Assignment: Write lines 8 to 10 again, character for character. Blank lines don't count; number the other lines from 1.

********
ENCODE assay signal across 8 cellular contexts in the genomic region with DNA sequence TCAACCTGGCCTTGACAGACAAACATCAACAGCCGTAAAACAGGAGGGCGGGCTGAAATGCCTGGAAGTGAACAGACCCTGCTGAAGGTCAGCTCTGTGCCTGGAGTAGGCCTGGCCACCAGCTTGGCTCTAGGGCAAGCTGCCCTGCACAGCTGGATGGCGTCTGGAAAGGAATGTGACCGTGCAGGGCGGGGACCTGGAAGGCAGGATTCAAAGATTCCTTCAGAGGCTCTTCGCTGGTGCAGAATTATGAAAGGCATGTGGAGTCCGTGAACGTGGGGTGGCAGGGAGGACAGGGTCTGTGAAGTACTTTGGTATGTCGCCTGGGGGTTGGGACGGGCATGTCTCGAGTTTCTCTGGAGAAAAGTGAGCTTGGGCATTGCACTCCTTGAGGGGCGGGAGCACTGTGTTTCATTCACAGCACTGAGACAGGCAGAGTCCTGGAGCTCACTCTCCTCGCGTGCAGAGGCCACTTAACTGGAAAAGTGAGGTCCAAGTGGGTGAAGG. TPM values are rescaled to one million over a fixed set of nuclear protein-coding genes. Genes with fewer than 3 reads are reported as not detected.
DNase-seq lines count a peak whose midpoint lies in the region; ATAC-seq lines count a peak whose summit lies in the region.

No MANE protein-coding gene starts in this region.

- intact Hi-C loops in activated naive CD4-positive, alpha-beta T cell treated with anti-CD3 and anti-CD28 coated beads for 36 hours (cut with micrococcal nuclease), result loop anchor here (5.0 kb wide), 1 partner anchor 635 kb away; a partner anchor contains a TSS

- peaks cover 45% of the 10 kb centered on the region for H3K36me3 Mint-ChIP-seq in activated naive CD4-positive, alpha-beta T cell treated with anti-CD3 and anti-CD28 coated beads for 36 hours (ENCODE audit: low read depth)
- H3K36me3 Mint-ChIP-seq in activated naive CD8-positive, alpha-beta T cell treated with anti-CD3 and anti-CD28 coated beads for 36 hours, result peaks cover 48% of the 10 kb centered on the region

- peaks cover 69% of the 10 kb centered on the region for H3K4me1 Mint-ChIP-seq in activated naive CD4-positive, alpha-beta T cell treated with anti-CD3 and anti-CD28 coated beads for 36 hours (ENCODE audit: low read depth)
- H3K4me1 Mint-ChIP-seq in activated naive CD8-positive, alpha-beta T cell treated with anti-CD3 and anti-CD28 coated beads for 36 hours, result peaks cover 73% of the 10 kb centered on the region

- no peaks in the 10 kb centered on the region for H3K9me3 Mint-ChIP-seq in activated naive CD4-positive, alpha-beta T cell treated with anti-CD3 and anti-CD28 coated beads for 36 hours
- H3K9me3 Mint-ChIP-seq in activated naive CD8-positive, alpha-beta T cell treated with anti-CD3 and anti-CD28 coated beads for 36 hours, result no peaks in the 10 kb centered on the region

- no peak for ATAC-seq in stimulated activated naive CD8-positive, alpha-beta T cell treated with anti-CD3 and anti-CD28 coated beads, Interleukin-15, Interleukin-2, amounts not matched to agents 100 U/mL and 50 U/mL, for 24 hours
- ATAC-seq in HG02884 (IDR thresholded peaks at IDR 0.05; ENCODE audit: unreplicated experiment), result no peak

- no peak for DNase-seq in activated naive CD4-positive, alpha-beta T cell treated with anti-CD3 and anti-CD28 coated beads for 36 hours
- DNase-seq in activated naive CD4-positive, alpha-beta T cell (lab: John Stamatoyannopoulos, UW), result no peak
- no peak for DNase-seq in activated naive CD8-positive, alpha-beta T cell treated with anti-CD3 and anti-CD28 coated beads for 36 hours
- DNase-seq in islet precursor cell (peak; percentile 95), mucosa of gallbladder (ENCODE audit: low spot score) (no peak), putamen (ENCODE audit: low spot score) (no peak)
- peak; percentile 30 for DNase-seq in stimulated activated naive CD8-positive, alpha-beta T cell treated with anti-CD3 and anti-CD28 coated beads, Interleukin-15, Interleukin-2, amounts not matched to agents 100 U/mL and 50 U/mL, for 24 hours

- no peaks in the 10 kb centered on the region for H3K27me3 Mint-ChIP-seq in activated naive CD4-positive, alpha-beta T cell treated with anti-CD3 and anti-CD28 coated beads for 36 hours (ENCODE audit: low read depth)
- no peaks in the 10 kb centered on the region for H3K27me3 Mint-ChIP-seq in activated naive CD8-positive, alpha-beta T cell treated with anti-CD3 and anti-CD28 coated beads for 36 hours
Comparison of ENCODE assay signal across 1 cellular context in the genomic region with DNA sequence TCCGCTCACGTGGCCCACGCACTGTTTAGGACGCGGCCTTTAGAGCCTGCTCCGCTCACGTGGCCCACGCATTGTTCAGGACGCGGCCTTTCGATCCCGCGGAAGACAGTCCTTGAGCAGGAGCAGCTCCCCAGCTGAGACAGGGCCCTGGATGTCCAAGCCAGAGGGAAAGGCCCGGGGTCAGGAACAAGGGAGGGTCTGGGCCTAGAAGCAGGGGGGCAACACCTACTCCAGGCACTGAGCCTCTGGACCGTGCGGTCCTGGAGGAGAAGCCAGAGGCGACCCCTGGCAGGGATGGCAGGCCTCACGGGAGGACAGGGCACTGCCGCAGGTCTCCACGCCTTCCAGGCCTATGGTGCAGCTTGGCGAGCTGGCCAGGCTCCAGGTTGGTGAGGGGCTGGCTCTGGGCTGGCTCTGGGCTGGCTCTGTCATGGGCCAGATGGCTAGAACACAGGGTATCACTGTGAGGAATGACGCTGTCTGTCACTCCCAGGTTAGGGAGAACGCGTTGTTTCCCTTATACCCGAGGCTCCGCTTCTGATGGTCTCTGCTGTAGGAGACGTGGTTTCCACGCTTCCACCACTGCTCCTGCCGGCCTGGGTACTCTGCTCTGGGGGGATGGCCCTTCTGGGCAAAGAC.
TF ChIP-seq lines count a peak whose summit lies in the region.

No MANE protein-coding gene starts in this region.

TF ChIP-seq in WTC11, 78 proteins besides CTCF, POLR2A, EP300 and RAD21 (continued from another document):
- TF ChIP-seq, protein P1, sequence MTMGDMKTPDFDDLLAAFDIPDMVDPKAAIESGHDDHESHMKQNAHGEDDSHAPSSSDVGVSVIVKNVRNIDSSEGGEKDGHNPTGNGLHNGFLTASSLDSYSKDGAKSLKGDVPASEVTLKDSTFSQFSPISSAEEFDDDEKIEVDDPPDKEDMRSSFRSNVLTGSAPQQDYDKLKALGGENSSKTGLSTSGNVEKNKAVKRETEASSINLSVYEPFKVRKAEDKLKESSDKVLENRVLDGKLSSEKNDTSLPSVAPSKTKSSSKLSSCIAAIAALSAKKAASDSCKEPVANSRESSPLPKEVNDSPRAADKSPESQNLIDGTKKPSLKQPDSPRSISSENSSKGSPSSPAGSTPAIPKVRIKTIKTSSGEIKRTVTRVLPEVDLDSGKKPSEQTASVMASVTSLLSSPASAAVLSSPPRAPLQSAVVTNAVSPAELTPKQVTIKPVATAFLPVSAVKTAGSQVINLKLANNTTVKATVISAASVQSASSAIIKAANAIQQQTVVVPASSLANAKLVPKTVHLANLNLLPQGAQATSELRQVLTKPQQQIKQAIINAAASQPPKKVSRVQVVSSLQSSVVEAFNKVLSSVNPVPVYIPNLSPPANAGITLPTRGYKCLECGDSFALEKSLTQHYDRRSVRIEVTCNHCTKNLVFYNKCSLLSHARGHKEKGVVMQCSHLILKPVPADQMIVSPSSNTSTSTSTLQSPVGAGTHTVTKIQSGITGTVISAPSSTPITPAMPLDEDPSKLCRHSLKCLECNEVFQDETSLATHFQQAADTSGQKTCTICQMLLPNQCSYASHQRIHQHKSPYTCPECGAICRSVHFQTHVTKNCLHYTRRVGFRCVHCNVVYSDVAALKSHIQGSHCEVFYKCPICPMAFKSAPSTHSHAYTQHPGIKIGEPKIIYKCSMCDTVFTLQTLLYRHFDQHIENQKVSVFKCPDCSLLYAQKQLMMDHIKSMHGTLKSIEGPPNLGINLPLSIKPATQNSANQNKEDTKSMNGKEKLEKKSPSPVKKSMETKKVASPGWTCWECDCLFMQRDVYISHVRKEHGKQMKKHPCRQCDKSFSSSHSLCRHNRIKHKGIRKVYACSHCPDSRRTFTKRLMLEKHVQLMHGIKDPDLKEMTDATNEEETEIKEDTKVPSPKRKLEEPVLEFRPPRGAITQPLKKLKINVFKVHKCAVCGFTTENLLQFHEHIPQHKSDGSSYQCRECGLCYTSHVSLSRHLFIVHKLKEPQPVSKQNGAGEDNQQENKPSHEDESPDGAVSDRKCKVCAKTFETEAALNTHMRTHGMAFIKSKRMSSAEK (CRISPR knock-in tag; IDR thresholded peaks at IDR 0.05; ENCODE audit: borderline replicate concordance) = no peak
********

- H3K4me1 Mint-ChIP-seq in activated naive CD8-positive, alpha-beta T cell treated with anti-CD3 and anti-CD28 coated beads for 36 hours, result peaks cover 73% of the 10 kb centered on the region

- no peaks in the 10 kb centered on the region for H3K9me3 Mint-ChIP-seq in activated naive CD4-positive, alpha-beta T cell treated with anti-CD3 and anti-CD28 coated beads for 36 hours
- H3K9me3 Mint-ChIP-seq in activated naive CD8-positive, alpha-beta T cell treated with anti-CD3 and anti-CD28 coated beads for 36 hours, result no peaks in the 10 kb centered on the region